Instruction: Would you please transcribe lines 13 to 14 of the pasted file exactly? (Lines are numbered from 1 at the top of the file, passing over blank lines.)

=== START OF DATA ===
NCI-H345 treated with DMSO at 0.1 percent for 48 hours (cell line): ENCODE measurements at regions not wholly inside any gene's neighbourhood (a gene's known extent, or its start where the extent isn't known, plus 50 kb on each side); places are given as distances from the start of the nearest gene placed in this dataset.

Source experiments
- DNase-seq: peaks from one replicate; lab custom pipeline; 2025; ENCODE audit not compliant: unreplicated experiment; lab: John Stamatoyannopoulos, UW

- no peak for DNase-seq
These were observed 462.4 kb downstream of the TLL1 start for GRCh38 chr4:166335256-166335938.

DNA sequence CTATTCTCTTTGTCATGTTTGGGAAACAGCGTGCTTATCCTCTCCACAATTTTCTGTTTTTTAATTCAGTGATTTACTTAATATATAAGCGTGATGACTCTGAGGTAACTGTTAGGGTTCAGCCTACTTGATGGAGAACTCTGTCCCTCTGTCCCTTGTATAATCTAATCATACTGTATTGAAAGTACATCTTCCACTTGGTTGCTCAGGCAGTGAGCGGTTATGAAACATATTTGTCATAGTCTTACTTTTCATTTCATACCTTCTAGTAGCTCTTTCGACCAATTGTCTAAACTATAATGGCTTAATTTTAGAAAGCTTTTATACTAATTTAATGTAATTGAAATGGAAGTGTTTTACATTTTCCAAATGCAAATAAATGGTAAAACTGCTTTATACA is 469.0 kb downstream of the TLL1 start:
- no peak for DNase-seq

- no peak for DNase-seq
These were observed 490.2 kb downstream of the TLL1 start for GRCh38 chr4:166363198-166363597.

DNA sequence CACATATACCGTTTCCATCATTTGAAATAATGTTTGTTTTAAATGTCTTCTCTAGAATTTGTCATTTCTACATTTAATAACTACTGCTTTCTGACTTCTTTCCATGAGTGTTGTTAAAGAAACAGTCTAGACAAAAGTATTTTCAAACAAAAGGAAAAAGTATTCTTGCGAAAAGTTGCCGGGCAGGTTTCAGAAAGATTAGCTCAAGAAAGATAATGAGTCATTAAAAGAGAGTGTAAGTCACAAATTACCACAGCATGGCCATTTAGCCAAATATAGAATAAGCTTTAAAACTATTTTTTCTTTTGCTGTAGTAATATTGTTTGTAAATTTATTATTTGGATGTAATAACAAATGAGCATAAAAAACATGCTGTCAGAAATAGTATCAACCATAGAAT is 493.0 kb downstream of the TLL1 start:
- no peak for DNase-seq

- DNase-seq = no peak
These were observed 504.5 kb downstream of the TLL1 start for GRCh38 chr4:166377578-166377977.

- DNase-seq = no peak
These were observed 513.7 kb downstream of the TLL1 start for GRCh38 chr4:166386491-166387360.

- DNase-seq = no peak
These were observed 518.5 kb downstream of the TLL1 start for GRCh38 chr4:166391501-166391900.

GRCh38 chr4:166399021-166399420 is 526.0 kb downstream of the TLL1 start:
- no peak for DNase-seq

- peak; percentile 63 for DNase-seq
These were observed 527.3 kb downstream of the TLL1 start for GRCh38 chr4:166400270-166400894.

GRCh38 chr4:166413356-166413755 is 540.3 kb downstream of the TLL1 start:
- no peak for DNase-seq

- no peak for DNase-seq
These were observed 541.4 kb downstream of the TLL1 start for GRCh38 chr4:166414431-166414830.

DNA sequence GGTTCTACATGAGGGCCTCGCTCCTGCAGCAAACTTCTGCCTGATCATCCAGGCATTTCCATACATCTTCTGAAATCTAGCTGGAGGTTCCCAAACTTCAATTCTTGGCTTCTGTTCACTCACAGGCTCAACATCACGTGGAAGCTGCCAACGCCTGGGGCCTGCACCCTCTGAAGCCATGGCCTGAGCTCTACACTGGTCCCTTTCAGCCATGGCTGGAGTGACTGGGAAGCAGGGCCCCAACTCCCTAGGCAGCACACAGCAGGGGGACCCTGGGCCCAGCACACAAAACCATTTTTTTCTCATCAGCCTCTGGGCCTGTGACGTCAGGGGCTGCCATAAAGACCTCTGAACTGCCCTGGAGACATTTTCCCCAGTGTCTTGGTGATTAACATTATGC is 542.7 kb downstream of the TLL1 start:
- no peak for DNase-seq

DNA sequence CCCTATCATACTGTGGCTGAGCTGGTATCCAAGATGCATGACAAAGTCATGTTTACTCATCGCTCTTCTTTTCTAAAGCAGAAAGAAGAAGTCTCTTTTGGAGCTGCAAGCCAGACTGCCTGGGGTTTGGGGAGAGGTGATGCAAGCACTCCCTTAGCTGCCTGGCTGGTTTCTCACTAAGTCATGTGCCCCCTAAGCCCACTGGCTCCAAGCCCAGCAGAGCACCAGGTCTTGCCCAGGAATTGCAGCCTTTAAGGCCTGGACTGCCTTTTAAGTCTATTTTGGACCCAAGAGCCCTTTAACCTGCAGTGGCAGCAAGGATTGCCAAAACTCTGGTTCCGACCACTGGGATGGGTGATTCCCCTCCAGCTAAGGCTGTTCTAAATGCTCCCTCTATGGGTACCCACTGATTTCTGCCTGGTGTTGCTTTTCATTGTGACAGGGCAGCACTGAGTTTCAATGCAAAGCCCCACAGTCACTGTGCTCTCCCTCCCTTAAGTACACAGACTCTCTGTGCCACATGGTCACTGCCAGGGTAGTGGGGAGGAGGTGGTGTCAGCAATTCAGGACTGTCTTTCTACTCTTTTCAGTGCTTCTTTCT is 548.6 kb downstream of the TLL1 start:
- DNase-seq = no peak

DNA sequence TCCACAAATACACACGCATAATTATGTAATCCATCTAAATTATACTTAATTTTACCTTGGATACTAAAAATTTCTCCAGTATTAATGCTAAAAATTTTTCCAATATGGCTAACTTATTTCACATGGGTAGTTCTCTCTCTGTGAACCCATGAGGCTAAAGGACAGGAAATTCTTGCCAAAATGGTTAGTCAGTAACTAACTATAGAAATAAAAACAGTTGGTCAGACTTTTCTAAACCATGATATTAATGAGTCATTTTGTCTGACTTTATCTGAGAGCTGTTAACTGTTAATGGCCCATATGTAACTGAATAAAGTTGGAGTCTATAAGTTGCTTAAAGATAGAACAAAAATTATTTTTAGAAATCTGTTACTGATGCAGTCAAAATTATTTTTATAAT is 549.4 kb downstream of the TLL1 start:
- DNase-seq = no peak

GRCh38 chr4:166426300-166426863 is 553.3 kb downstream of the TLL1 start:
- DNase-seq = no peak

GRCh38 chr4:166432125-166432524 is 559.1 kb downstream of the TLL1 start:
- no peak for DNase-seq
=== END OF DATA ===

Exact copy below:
These were observed 504.5 kb downstream of the TLL1 start for GRCh38 chr4:166377578-166377977.

- DNase-seq = no peak